The MALDI-TOF MS method identified all samples of filamentous fungi and yeasts to the species or genus level. The PCR-RFLP method of the ITS regions, performed with fragments of two sizes and two different restriction enzymes, was demonstrated to be capable of the interspecific analysis of the yeast and fungi samples analyzed in this study.


ACKNOWLEDGMENTS

The authors are grateful to the Biotechnology Graduate Program of the State University of Montes Claros, Minas Gerais, Brazil, and Novo Nordisk Produção Farmacêutica do Brasil for the incentive and support in performing sample identification by MALDI-TOF MS.


AUTHORS’ CONTRIBUTIONS

Luciana Nobre Leite, Mauro aparecido de Sousa Xavier, and Alessandra Rejane Ericsson de Oliveira Xavier designed the study. Luciana Nobre Leite, Josiane dos Santos, Léia Cardoso, Frederico Santos Barbosa, Rosimar Fonseca dos Santos, and Soraya Aparecida Maia Dias performed the experiments. Luciana Nobre Leite, Felipe José Nobre Lelis, Mauro aparecido de Sousa Xavier, and Alessandra Rejane Ericsson de Oliveira Xavier performed data analysis. Alessandra Rejane Ericsson de Oliveira Xavier and Luciana Nobre Leite wrote the manuscript. All authors read, edited, and approved the final manuscript.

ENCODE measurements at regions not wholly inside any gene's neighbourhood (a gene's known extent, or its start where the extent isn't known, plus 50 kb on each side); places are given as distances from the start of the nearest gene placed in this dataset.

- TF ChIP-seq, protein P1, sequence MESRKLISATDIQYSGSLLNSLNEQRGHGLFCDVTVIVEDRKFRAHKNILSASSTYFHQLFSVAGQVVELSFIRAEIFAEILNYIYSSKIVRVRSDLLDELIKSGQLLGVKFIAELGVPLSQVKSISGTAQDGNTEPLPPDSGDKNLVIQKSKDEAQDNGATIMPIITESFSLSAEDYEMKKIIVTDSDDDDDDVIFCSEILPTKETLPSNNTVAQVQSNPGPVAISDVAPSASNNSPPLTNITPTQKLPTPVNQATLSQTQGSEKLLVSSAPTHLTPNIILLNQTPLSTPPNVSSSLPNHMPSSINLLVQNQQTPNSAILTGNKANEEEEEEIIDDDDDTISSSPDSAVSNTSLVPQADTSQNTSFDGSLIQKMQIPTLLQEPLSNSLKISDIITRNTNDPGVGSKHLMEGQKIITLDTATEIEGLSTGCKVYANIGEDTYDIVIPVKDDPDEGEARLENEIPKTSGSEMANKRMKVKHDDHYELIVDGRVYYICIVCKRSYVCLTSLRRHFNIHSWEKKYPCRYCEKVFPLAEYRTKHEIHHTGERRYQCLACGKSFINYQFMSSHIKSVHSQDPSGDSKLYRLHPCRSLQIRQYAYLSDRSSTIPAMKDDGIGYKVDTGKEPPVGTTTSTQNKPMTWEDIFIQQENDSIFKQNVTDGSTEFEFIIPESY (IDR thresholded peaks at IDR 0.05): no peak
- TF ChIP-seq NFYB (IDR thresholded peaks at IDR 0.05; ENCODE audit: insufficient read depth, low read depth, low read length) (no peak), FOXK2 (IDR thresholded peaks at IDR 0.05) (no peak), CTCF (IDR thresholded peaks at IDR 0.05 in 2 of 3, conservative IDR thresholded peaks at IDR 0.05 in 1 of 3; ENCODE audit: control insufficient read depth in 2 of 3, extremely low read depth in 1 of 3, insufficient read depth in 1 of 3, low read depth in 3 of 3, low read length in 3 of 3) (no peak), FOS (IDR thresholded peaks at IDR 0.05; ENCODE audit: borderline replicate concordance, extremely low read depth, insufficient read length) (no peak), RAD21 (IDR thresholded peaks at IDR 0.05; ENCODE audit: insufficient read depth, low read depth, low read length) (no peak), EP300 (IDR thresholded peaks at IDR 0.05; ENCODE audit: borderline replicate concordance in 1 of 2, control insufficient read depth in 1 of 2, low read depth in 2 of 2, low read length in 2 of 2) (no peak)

CONFLICTS OF INTEREST

The authors declare no conflicts of interest related to the publication of this paper.


FINANCIAL SUPPORT

None.


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Brasil. 2010. Brazilian Pharmacopeia. 5.ed., v. 1. [Online] Available: http://portal.anvisa.gov.br/documents/33832/2845829/FBrasileira+Volume+1+INGLES+com+alerta.pdf/f9a3480f-b71e-4a30-b459-d07368eaf6ee. [Accessed 2 March 2018].

Cairns TC, Nai C, Meyer V. 2018. How a fungus shapes biotechnology: 100 years of Aspergillus niger research. Fungal Biol Biotechnol, 2018; 5: 13. CrossRef

Farber JM, Gendel SM, Tyler KD, Boerlin P, Landry WL, Fritschel SC, Barret TJ. 2001. Molecular typing and differentiation. In Compendium of Methods for the Microbiological Examination of Food, Washington, DC, American Public Health Association. CrossRef

Fatima A, Bashir G, Wani T, Jan A, Kohli A, Khan MS. Molecular identification of Candida species isolated from cases of neonatal candidemia using polymerase chain reaction-restriction fragment length polymorphism in a tertiary care hospital. Indian J Pathol Micr, 2017; 60: 61-65.

Freiwald A, Sauer S. 2009. Phylogenetic classification and identification of bacteria by mass spectrometry. Nat Protoc, 2009; 4: 732-742. CrossRef